My game plan for ESBRU was simple; I wanted to have an even pace throughout the race and to do this I could not afford to go out to fast at the start of the race. In each of my previous long races (Sears, John Hancock Boston, & One Penn Plaza, which are all greater than 200 meters) I've always sprinted up the first few staircases and eventually had to slow down in the middle of the race. To make sure I wouldn’t go out too fast at Empire, I planned to use my new metronome and set the beat in rhythm to my climbing pace. Based on my calculations, I needed to climb my practice stair case in about 50 seconds in order to match my planned pace, so during Monday’s workout I spent about 30 minutes climbing up my practice staircase to fine-tune my metronome’s pace. My calculations indicated 90 bpm would be required to climb the stairs in 50 seconds, which was the same pace I tried out at One Penn Plaza. That number turned out to be spot on as long as I kept only one foot on the landings. However, since my practice stair case includes several difficult landings and doorway which is difficult to navigate, I sometimes had to sprint a couple of steps to catch up to the beat of the metronome. To avoid these tiring sprints, I eventually settled on 92 bpm. Although it was slightly faster pace, I no longer had to worry about catching up to the beat every time I turned a corner.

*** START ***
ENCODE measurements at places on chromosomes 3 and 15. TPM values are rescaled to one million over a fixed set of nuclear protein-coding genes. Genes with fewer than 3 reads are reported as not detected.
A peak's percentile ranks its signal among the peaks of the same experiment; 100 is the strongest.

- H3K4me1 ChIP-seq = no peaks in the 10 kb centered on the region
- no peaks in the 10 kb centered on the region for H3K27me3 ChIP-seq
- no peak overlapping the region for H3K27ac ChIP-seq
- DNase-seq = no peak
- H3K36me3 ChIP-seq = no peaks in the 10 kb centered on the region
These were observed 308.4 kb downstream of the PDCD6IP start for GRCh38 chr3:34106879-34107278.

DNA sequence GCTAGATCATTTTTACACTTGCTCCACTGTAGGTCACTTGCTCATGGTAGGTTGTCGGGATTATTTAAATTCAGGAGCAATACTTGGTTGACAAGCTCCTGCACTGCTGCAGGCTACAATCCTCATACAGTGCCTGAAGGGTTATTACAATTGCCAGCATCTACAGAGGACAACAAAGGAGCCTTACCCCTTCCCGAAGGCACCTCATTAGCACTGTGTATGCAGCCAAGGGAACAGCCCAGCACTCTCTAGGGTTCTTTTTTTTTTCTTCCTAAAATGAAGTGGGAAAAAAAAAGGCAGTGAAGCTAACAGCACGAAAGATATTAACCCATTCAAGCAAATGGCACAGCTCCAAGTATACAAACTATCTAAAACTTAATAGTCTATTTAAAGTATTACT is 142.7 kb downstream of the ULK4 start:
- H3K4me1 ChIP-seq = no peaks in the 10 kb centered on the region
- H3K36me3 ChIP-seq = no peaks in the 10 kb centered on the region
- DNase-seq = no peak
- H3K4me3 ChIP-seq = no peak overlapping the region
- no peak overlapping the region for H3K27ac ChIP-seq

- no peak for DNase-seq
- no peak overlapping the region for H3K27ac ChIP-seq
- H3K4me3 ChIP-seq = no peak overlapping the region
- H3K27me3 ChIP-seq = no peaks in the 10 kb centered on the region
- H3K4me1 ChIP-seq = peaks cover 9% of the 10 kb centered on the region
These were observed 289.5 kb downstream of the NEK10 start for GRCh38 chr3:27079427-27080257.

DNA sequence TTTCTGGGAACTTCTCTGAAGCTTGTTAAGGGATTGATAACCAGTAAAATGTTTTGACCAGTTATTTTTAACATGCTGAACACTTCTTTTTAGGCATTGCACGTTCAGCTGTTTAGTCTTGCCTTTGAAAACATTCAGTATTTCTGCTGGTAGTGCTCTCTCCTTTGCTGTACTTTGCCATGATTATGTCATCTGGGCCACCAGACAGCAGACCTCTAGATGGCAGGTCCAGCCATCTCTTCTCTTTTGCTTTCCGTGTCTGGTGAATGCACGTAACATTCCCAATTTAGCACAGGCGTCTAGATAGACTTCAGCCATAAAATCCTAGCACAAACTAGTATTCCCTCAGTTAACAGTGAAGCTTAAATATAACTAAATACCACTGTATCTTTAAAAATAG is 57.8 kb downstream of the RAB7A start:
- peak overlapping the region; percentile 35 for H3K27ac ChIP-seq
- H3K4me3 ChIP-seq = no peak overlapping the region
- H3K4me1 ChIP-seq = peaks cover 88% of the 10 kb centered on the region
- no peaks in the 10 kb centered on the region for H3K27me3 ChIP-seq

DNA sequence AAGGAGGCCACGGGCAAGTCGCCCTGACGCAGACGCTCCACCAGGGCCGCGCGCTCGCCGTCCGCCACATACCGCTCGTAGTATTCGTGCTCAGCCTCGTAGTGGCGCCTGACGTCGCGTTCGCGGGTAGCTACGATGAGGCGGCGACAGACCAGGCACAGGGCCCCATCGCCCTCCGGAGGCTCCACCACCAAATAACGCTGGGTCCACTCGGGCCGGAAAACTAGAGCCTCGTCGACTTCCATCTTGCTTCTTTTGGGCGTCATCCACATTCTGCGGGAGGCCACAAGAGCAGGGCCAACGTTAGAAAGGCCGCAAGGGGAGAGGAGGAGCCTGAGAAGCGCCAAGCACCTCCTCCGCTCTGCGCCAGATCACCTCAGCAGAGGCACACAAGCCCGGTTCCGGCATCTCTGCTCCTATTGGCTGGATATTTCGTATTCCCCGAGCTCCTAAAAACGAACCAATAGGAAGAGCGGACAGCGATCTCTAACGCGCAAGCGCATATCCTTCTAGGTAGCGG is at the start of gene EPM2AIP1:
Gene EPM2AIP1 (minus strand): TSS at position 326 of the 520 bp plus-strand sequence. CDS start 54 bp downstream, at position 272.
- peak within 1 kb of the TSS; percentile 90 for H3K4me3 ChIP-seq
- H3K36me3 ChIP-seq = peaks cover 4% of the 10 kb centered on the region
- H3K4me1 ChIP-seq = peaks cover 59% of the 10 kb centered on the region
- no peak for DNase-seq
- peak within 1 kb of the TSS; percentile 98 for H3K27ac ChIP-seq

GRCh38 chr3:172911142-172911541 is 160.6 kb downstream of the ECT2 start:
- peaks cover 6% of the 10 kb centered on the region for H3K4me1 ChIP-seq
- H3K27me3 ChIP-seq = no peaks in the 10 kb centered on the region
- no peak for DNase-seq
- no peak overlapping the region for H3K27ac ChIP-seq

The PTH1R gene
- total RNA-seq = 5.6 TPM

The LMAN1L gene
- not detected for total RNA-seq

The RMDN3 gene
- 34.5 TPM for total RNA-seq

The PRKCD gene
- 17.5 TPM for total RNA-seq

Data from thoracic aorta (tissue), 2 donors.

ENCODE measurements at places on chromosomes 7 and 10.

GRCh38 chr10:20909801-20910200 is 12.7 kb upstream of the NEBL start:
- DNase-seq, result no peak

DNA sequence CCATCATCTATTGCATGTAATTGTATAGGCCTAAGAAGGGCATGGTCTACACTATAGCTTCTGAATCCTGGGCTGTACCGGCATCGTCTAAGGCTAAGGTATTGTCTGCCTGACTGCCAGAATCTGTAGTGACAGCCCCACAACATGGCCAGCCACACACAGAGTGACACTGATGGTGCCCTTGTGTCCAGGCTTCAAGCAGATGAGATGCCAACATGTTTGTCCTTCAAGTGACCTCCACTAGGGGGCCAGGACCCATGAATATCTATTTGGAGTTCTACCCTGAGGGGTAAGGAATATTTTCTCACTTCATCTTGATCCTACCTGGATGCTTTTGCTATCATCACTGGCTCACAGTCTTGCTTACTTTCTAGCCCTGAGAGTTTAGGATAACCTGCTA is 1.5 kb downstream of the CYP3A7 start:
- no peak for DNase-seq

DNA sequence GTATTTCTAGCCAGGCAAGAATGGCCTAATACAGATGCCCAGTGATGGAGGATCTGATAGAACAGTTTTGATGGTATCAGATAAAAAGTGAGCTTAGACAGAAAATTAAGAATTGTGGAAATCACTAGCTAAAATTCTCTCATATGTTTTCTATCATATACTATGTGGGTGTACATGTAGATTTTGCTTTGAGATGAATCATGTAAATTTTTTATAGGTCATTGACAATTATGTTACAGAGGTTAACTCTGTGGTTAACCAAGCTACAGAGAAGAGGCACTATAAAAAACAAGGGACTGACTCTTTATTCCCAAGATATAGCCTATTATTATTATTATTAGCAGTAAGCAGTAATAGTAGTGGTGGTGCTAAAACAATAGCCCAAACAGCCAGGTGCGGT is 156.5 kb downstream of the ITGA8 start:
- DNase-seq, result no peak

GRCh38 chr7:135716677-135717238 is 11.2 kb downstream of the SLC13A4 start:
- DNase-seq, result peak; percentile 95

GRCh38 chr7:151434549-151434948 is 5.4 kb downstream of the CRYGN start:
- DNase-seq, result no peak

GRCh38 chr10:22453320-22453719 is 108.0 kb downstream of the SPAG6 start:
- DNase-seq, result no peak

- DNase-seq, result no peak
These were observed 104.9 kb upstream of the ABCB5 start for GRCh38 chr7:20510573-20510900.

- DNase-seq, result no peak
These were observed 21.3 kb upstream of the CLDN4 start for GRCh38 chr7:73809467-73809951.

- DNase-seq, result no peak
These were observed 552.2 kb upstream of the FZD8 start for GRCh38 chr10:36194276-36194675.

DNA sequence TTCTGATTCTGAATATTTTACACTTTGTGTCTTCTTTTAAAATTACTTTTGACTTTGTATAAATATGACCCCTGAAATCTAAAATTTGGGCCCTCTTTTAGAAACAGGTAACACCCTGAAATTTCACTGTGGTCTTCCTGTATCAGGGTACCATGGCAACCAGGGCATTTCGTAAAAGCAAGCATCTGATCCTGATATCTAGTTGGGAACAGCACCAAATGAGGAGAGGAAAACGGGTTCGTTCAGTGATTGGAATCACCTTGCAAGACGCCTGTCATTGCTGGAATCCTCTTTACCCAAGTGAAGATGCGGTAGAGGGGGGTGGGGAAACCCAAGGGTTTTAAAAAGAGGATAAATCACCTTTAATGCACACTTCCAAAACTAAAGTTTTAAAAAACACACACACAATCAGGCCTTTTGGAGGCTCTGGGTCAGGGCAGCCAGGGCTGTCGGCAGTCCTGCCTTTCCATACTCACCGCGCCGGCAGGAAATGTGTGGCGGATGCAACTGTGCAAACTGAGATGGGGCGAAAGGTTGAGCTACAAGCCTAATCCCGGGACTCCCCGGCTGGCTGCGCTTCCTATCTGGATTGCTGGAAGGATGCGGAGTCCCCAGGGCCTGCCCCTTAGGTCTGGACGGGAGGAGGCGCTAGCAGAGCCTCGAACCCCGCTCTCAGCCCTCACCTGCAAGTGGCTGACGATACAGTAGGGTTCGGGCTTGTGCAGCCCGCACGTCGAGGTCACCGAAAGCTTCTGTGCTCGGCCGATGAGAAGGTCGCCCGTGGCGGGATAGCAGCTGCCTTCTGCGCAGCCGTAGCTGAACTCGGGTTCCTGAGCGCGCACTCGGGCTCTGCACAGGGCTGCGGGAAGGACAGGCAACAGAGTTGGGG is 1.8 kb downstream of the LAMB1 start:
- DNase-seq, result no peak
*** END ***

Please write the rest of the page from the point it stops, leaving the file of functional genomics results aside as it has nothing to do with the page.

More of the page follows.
The evening before the race was a quite stressful. Based on my calculations, I thought the steps at Empire were about 8 inches tall (based on 1050 feet climbing elevation with 1576 stairs) and I'd have to set my metronome to about 87 bpm to compensate. However my stair climbing friends assured me that the steps were only 7.5 inches tall. Since I know stair counts are often inaccurate, I put my faith on my buddies (Brady & Jeff - thanks for the info). I went to bed confident I had my game plan settled.